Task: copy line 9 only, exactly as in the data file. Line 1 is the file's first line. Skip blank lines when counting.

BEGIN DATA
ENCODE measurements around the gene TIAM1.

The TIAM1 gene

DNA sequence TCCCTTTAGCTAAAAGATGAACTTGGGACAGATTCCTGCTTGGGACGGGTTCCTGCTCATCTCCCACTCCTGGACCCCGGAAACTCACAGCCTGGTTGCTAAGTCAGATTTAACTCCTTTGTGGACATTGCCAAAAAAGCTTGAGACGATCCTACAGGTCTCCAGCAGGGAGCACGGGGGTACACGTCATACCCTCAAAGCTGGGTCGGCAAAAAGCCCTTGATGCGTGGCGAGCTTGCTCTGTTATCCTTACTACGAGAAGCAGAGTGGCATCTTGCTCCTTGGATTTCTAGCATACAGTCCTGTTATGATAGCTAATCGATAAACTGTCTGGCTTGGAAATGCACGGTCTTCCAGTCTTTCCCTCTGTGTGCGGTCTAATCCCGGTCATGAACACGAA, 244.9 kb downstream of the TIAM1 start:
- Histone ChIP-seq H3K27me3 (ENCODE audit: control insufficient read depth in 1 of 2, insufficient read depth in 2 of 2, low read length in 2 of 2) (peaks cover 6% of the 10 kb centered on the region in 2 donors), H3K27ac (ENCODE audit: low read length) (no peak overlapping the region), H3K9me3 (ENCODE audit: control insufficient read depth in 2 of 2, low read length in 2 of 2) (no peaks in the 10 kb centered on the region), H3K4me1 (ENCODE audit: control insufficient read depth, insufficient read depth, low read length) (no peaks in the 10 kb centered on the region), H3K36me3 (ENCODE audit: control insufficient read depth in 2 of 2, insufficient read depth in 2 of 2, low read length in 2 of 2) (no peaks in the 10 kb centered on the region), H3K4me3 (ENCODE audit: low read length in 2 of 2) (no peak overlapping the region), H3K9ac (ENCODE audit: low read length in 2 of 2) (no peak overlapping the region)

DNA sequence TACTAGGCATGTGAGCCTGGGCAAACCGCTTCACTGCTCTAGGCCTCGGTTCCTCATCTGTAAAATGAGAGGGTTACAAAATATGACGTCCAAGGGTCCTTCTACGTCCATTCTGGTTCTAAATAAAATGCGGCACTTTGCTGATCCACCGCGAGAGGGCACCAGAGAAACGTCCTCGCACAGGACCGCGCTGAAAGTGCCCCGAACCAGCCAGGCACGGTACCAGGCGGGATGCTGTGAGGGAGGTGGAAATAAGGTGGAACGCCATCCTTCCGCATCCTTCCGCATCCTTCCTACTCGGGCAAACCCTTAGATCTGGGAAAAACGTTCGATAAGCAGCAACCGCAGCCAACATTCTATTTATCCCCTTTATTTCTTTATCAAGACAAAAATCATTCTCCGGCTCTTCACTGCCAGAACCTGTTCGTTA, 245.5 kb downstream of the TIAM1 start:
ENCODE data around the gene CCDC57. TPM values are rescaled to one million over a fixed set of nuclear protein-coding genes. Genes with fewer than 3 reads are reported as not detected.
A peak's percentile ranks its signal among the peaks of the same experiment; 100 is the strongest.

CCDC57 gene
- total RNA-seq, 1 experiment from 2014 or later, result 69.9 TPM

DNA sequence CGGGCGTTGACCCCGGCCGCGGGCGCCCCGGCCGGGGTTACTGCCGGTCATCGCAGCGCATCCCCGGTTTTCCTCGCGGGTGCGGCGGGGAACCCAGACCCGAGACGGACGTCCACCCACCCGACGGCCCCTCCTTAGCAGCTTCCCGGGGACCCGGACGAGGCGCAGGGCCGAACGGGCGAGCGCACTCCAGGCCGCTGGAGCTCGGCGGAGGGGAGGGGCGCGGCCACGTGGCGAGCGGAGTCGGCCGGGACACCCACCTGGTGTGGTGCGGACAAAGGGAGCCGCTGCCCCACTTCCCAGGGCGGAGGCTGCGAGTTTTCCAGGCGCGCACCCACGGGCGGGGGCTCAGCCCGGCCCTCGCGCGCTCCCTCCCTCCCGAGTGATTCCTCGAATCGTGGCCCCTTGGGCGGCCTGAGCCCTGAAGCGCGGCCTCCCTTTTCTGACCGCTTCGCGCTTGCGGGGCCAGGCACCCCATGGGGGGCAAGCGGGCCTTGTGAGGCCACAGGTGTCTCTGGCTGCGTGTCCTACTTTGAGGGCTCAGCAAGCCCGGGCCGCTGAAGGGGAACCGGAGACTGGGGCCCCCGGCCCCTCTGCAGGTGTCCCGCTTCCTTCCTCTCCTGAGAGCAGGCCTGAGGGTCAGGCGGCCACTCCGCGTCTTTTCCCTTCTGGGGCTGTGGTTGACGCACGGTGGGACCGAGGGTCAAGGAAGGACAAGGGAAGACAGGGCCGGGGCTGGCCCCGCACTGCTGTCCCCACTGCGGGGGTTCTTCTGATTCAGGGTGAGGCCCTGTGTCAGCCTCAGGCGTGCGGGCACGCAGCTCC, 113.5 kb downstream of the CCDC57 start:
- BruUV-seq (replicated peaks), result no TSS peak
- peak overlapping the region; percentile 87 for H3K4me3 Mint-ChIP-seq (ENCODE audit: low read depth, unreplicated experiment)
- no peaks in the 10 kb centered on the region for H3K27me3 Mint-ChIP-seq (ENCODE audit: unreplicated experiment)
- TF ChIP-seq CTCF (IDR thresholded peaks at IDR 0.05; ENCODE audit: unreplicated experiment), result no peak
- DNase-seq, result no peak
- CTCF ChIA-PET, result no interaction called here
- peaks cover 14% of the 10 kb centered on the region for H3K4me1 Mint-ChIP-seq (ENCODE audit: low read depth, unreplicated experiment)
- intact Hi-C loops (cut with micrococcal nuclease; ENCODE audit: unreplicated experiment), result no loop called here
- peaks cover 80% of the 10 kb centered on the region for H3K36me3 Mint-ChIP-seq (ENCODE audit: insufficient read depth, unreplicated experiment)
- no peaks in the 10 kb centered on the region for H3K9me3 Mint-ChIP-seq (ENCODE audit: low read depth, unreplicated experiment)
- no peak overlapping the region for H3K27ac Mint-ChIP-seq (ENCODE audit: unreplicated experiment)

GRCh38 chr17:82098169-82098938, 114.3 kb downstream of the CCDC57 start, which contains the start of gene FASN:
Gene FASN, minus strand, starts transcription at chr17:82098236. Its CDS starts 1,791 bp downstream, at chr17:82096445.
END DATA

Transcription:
- total RNA-seq, 1 experiment from 2014 or later, result 69.9 TPM